In June, the National Election Commission also imposed a new set of rules for journalists covering the election. This code of conduct forbids journalists from asking detailed questions about the result of the election or from using their “own ideas to make conclusions”.
To continue operating in this challenging media environment, Voice of Democracy has encouraged its journalists to continue to seek information from different credible sources, including government ones. CCIM has also organized trainings for journalists on personal security measures, including as relates to cyber security.
Government influence is biggest challenge
The deterioration of press freedom in Cambodia has been fast. In 2015, the vast majority of Cambodian media professionals consulted in a survey conducted by CCIM said that the country’s media sector was headed in the right direction. A similar survey in 2017 found the opposite sentiment: journalists working both in independent outlets as well as in government-controlled media overwhelmingly saw press freedom as being in decline.
Journalists reported that government influence and control was the biggest challenge to their work.
“When we go out to cover stories, we are blocked by authorities”, one journalist said anonymously in the survey. “They threaten us.”
“For any media that’s not pro-government, it’s difficult to access some places to get information, and you are being observed”, another reported.
IPI contacted several journalists in Cambodia for this story, all of whom declined to speak on the record about the press freedom situation in their country.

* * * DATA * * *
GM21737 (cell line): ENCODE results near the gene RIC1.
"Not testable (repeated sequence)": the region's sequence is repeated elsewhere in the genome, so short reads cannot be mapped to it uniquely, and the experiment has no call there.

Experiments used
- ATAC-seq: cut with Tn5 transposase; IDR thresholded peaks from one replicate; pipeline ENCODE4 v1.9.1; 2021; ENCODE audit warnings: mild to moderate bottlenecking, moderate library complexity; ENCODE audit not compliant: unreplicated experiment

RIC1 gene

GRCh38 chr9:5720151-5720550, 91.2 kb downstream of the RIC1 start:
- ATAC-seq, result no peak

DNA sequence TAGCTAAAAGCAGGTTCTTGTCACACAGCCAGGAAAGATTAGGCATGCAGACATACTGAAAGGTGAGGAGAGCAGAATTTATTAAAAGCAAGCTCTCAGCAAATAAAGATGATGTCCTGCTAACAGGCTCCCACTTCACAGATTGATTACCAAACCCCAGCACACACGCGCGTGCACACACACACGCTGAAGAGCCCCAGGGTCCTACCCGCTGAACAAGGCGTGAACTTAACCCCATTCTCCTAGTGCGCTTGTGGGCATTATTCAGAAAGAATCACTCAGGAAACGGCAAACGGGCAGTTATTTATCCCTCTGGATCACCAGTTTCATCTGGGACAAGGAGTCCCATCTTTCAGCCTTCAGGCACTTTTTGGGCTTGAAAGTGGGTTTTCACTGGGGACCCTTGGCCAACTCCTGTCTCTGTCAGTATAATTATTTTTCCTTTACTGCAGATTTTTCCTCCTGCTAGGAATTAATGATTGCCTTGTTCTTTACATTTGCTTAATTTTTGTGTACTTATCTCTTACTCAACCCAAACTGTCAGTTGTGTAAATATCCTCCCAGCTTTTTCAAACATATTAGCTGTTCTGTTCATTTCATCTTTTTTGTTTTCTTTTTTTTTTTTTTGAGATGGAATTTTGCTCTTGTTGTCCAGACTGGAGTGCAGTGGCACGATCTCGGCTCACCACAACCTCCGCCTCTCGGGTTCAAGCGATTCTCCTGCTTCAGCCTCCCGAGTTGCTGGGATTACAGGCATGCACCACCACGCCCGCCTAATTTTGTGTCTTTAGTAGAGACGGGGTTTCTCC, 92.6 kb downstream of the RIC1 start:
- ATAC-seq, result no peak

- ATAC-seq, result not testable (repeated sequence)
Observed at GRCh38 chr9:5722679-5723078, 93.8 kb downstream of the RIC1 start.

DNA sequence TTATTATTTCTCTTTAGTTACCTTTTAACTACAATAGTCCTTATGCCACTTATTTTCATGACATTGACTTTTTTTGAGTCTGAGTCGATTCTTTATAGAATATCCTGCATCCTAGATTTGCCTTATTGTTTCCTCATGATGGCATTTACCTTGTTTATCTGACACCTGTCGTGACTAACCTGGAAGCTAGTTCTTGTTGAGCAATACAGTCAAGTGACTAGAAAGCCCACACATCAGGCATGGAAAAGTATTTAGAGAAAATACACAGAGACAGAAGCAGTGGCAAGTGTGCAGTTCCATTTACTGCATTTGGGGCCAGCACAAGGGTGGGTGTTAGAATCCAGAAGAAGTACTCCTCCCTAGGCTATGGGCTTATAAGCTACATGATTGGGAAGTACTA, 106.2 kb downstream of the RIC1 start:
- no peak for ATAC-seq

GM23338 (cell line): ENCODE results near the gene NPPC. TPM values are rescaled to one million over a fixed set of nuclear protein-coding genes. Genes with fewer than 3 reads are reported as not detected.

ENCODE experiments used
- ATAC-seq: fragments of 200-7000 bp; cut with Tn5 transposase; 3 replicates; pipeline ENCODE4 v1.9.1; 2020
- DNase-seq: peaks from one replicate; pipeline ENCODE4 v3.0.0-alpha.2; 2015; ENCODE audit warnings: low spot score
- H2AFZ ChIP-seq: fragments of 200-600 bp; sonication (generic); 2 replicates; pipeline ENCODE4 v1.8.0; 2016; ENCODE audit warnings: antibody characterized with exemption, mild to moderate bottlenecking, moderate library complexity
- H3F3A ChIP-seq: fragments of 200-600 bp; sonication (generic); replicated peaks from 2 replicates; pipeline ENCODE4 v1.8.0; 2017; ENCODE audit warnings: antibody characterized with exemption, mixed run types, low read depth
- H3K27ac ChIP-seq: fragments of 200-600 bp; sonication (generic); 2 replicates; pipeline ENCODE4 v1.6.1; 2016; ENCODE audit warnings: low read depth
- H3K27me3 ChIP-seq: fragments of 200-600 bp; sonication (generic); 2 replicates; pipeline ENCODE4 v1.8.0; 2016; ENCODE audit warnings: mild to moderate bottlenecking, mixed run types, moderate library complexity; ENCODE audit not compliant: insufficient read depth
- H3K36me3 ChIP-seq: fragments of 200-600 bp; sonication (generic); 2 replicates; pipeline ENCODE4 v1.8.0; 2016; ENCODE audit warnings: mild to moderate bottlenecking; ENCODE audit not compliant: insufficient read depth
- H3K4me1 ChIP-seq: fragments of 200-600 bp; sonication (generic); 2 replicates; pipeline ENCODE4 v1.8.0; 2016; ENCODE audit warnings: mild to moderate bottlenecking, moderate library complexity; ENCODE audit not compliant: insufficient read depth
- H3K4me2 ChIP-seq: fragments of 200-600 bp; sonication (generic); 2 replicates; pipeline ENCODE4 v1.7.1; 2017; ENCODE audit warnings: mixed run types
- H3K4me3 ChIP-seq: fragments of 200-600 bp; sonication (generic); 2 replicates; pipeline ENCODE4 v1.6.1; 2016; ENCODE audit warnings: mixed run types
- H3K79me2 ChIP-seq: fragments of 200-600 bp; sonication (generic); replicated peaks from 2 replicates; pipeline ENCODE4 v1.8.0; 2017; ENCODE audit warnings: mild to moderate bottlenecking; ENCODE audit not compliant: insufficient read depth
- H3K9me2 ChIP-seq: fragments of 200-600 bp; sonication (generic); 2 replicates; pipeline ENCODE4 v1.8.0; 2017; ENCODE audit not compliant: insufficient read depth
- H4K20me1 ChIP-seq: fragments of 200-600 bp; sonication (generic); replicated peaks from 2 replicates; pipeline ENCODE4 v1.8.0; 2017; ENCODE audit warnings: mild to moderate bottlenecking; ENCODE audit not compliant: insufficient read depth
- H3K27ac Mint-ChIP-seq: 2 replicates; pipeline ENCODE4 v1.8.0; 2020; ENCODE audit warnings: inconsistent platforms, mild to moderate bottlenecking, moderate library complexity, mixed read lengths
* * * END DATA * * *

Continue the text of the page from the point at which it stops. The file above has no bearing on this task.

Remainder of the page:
Ahead of the upcoming election, stifling the independent media is only one of several measures that Prime Minister Hun Sen and the CPP have taken to secure their victory.
The CPP has ruled the Southeast Asian nation since the collapse of the Khmer Rouge regime 1979, with Hun Sen serving as prime minister since 1985. However, the result of the previous general election indicated that CPP’s almost 40-year rule might be in danger. The CPP won the election with 48.8 percent of the vote but its most prominent rival, the opposition Cambodia National Rescue Party (CNRP), came close with 44.5 percent. The CNRP performed well in the communal election in 2017, too.
Last November, the CPP managed to wipe out its rival when the CNRP was dissolved by the Cambodian Supreme Court, which is said to be firmly in the government’s control. CNRP members were also banned from any political activities for the next five years.
The European Union and the United States suspended their financial support for the 2018 general election after the dissolution of the CNPR, warning that the vote would not be accepted as legitimate and threatening the country with sanctions. Nevertheless, China and Japan have continued to provide electoral assistance to Cambodia.
The remaining opposition parties are not likely to be able to challenge the CPP in the upcoming election. They have had limited possibilities to run campaigns in the media, with the government now in control of most media outlets.